- They’re just like Second Life, except with more sex and gambling.
The idea is that players are tired of Second Life, so to appeal to them, give them something a little bit different, a little newer.
I don’t think this is a viable strategy for the long term.
So what do you do if you have a vision of the metaverse future but don’t have a Steve Jobs around, or millions of dollars to bet on it?
Here are three ideas for getting around The Innovator’s Dilemma without losing your shirt:
- The skunkworks approach — internal or external disruptive projects. NBC, Fox, and ABC each own roughly a third of Hulu, which is a very disruptive product that could make broadcast television obsolete. Google allows its developers to work on their own projects 20 percent of the time, in hopes that they’ll eventually come up with something useful. IBM and Intel both have contributed development effort to the OpenSim project, just in case something interesting comes out of it. Existing virtual world companies can give their in-house employees time and space with which to experiment with OpenSim and related technologies, or invest in startups.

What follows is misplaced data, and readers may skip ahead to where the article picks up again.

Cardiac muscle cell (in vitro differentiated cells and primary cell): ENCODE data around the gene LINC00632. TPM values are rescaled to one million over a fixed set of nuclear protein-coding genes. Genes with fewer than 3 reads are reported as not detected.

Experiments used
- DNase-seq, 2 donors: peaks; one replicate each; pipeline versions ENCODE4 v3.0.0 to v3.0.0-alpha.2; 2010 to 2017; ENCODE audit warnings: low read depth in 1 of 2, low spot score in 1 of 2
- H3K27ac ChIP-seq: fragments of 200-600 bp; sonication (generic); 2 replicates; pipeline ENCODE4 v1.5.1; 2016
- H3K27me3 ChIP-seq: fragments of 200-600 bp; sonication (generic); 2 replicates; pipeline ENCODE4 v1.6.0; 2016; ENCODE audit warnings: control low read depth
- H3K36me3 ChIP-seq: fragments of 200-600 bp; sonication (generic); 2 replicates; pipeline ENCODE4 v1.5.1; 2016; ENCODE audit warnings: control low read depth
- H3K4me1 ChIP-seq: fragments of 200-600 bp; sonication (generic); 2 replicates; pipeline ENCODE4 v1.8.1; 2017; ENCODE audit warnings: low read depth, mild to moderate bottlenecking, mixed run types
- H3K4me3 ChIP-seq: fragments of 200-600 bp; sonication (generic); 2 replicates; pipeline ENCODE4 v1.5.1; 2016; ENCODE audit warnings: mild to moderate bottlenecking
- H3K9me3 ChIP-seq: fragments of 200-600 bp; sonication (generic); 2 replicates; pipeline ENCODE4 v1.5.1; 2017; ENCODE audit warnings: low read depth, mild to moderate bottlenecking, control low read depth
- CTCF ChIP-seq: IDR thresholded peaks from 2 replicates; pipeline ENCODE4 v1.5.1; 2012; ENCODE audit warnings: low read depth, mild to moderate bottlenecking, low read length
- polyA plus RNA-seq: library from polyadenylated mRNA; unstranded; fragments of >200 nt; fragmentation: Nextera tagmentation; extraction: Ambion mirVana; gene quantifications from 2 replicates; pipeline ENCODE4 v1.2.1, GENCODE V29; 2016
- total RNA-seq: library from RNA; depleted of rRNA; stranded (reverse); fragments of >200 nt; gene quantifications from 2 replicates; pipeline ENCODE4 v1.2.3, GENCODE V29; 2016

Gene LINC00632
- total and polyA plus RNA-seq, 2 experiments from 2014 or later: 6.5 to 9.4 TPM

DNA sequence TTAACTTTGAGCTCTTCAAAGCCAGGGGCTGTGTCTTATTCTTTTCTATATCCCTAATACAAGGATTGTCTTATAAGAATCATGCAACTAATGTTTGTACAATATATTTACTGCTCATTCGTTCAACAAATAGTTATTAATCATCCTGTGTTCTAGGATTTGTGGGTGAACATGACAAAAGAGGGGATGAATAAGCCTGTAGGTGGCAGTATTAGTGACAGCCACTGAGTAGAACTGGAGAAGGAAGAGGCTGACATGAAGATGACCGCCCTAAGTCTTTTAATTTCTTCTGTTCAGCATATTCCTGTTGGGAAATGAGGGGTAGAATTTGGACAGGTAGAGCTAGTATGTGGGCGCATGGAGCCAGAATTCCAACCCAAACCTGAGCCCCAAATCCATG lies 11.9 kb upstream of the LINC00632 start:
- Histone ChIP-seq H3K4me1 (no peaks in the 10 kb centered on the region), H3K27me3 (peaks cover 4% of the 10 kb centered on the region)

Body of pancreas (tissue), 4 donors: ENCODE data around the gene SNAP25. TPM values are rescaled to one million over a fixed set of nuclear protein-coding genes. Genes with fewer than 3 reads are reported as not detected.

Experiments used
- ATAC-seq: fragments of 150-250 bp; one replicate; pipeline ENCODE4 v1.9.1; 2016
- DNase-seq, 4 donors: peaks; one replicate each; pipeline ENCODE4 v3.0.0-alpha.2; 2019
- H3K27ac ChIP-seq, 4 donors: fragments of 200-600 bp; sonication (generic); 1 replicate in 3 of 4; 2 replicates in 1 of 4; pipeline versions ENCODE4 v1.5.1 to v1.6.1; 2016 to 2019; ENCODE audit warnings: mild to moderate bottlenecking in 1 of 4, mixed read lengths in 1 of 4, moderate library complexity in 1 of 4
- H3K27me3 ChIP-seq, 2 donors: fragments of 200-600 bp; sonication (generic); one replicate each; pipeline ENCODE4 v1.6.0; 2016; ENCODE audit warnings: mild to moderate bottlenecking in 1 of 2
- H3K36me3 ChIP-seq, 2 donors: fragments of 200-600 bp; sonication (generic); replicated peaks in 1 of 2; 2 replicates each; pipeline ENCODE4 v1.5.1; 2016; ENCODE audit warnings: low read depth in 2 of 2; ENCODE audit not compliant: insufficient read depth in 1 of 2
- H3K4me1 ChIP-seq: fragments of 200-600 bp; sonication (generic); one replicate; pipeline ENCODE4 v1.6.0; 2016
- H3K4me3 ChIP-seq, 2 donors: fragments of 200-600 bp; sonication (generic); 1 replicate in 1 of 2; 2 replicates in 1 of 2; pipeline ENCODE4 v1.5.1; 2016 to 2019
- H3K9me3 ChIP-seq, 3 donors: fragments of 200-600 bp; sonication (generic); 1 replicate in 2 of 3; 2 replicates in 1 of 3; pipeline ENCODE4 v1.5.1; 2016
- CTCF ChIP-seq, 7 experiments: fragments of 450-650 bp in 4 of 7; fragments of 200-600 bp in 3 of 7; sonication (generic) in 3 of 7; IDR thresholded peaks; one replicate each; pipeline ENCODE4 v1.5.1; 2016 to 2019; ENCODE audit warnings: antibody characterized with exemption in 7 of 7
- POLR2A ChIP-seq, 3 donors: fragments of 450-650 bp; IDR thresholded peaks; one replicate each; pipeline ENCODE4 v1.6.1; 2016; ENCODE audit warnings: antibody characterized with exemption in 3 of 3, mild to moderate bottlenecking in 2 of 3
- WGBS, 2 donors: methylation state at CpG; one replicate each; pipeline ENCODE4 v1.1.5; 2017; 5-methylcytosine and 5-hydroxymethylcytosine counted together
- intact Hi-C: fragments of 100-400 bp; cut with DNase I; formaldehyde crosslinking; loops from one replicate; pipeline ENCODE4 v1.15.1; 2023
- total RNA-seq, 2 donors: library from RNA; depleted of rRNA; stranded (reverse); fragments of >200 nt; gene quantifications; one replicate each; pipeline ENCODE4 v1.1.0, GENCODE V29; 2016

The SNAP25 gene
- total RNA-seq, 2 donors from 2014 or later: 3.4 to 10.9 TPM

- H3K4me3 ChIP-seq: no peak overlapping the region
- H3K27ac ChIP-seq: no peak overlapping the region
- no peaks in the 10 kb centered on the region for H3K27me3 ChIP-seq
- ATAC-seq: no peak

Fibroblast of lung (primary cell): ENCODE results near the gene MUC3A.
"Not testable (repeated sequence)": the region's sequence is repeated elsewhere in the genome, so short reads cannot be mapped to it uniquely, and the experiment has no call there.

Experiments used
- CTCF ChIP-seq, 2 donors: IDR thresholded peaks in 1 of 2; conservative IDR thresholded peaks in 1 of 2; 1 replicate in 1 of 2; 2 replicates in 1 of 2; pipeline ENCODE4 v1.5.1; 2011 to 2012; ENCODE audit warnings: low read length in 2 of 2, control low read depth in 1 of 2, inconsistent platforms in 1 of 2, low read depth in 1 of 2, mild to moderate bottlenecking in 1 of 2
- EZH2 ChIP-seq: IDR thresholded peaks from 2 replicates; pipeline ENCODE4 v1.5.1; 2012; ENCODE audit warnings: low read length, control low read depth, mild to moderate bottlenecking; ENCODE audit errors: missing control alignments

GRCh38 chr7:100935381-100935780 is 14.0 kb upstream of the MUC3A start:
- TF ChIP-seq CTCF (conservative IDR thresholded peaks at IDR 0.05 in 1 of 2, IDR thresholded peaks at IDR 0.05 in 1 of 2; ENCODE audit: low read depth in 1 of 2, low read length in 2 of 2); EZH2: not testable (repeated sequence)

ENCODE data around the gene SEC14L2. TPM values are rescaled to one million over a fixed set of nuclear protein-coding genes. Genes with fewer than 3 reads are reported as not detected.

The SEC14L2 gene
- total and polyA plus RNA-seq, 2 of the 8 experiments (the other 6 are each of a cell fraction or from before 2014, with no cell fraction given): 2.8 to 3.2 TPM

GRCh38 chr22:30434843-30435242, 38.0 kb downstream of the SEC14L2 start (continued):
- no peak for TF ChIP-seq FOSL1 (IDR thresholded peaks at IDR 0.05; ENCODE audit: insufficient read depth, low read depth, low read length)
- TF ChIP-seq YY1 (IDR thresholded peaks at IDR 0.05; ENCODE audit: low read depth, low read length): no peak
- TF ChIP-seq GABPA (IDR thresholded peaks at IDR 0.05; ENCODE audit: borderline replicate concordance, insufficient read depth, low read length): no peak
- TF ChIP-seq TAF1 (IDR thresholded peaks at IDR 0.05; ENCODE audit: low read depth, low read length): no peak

- Build for scale. Yes, the margins on reselling open source software are razor-thin. The solution is to build scalable technologies — you might sell virtual land really really cheaply, but you make up for it in volume. Some OpenSim hosting companies taking different approaches to this include Kitely, Dreamland Metaverse, and Talent Raspel. By using standard open source components, scalable hardware or cloud hosting, and automating every possible management task, the companies are trying to position themselves for success once the market is ready for their products.
- Build for services. Open source software and commodity hardware doesn’t have to mean low margins if, like IBM, your company is focused on providing services. At someone point, every company will need help getting its grid online, secured, and optimized. Existing technology and Web consulting firms can start developing in-house expertise now, or keep an eye on specialized firms as possible future acquisition targets.
I don’t want to see existing virtual world companies go out of business. Many people will suffer if they do, including their customers, their employees, and their investors. I understand that capitalism requires some amount of creative destruction, but if a company can avoid that by successful reinvention, then everyone wins.
We all need to pay our bills. But if our need for short-term profits clouds our long-term vision of the future, then everyone suffers.